Vocabulary – because language consists of words
The tenses – because language is governed by rules – the most important of which are the tenses.
Speaking – does that actually need articulation
Listening – ditto.


What materials does every language student need?

The status of materials is often downgraded. One of the main reasons is that language is a spoken phenomenon and text books seem artificial, formal and too rigid. They are all of those things but they are also something else: ABSOLOUTELY ESSENTIAL!

If you are in the country of the language you are trying to learn then you can disregard text books –but if you are in your own country you can not avoid them. You need them to assimilate grammatical forms, vocabulary, and as an impetus to speak and write.

An incredible 92% of students begin and end their course without the adequate materials. Trying to learn a language without all the materials is like trying to study medicine without an anatomy book.

Even if a conscientious school ensures that a student has all the materials then we run into another problem: insufficient reinforcement. Basically, most text books do not have enough exercises for you to learn the vocabulary or grammar point they’re trying to teach you. This is a major cause of students learning English for years but never making progress: students repeatedly only ‘half’ learn things – meaning they have to go back to them again and again.

You must do lots and lots of exercises to assimilate grammar and vocabulary and you must have the adequate materials! So please, if a student is about to start a language course then make sure he or she is prepared with…

1. A vocabulary Book (with a method for learning the words)
2. Listening exercises.
3. A grammar book (with lots of exercises.)
4. Reading material (so you can see language in context.)
5. Conversation manual.

Then talk about a coursebook or classroom activity book. Please understand something. Coursebooks are not designed to take students to fluency – they are designed to briefly go through key areas of language in an interesting and informative way, but they are not designed to consolidate, repeat and push a student through the arduous journey to fluency.

Stop allowing students to do courses without the necessary materials: it’s like taking someone on a skydiving course and chucking them out of a plane with no parachute. With one key difference – the fall from the plane is at least a quick death – a course without the materials is a slow inherently flawed winding lane to failure.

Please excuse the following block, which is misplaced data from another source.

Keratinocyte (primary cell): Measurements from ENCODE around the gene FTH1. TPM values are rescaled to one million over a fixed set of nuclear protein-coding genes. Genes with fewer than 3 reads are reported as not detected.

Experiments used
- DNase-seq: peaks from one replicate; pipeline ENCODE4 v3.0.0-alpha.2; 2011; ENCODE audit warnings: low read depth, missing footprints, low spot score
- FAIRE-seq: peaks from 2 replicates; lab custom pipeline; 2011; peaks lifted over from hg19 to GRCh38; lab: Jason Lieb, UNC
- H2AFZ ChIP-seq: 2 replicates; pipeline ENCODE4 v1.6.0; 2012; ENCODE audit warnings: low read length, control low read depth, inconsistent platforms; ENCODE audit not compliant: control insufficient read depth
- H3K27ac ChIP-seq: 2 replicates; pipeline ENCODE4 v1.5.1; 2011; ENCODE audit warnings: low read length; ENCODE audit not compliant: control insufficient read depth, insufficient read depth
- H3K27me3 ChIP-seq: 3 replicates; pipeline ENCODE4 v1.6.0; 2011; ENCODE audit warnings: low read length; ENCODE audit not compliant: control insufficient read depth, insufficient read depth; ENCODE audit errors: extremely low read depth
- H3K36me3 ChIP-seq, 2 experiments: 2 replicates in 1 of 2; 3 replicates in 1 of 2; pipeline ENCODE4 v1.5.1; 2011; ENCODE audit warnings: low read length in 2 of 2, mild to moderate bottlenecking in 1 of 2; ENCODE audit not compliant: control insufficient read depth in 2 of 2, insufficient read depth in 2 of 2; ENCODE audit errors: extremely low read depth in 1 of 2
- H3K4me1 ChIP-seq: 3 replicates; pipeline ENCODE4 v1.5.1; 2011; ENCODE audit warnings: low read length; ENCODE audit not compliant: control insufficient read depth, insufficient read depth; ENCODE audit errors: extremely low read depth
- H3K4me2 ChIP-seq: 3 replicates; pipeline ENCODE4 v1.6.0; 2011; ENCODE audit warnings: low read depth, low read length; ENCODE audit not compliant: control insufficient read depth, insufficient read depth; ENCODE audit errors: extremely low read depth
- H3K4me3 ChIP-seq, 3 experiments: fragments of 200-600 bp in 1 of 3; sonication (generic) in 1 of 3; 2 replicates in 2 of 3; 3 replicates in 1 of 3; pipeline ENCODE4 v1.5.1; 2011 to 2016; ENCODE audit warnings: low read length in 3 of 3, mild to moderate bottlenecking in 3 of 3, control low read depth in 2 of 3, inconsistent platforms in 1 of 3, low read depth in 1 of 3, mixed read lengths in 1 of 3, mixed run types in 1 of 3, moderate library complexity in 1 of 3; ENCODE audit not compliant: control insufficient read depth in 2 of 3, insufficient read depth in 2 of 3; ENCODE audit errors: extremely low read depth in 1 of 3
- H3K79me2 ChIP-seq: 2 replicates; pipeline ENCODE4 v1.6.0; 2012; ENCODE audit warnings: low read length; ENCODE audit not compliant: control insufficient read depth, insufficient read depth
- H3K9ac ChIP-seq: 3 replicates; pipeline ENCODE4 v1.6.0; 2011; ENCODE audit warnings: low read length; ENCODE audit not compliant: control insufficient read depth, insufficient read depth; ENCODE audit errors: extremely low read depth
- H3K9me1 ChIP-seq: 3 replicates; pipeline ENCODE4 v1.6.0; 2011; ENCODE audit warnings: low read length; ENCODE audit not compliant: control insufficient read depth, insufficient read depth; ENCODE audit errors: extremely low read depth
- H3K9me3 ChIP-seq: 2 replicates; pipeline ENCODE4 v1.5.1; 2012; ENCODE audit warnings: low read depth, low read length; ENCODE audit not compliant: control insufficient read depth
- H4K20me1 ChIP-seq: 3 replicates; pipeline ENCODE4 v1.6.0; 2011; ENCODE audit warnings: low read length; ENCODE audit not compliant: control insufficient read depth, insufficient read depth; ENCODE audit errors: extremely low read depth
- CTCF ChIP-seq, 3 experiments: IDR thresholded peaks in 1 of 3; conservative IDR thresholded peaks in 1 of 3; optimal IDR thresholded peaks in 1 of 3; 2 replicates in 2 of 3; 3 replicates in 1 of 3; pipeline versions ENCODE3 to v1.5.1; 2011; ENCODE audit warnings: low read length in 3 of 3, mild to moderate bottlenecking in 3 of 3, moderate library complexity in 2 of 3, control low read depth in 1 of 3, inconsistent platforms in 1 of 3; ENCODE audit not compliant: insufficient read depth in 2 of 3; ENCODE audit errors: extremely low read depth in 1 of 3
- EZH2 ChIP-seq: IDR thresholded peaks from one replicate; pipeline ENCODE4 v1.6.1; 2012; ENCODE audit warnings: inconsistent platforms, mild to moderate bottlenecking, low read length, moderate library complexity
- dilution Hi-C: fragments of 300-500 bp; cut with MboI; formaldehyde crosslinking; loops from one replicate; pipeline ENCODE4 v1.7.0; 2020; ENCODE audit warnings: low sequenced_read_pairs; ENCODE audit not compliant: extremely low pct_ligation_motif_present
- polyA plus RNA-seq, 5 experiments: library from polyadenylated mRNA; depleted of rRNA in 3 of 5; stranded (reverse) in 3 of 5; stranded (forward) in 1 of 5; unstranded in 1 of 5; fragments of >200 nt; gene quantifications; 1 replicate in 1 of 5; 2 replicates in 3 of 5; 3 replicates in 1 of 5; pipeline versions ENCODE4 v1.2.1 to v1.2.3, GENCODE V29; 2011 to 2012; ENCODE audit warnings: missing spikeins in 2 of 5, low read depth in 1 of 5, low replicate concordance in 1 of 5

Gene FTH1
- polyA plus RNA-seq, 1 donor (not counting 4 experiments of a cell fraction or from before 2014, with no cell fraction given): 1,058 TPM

ESL Student Feedback – The Student’s warped perception

I’m hoping that you’ll all be hearing from Tom the Traveller soon as he writes us a description of his latest audio product. In the meantime, though, I would like to tell you about something very interesting he said the other day (well, interesting if you’re a TEFL nerd like me).

Tom and I have frequent clashes over various pedagogical issues (and many other issues, God bless him). In particular, though, we have vastly different views over the usefullness of our friends incredibly succsesful website – notes from Spain. My argument is that while the transcripts of ‘real’ conversations are all well and good they are a far lower priority than a well designed program of study. Tom,for his part, would like to elevate them above all else and insists that these podcasts and transcripts are what really helped him learn Spanish.

The thing that Tom always mentions though is that he listened to them ‘while travelling around South America’. This for me represents a classic example of ESL student perception about what works and what doesn’t. You see, if we examine this from a scientific perspective we have to understand that for Tom the two events are linked – he was listening to the podcasts… and his Spanish improved.

For me, however, it’s the other event that is linked to the improvement in Spanish; the rather obvious one: travelling around South America. His listening to the podcasts and improving is what we call in the philosophy business – an illusory co-relation.

Now, Tom, will say that this isn’t the case and will tell me that he was at a school in Guatemala and he didn’t improve as much as he did when listening to the podcasts (in other words he’d already been in South America and wasn’t improving.) However, we all know that a badly run school can hinder your progress and I’d like to say to Tom it was when he was out in the field that it all came together.

Like all arguments, this could go on forever, and at the end of the day maybe Tom’s right, maybe I am, or maybe we’re both a bit right. The point is, though, that sweeping statements about what works best for the language student must always be subjected to scrutiny. What you are making is an assertion and like all assertions they must be verified. This is important to me because I’m geting bloody sick of students and teachers who base all their ideas about the best way to learn a language on their own experience. As well as the obvious pitfalls of subjectivity it’s annoying because half the time they’ve never questioned or reflected on their own assertions.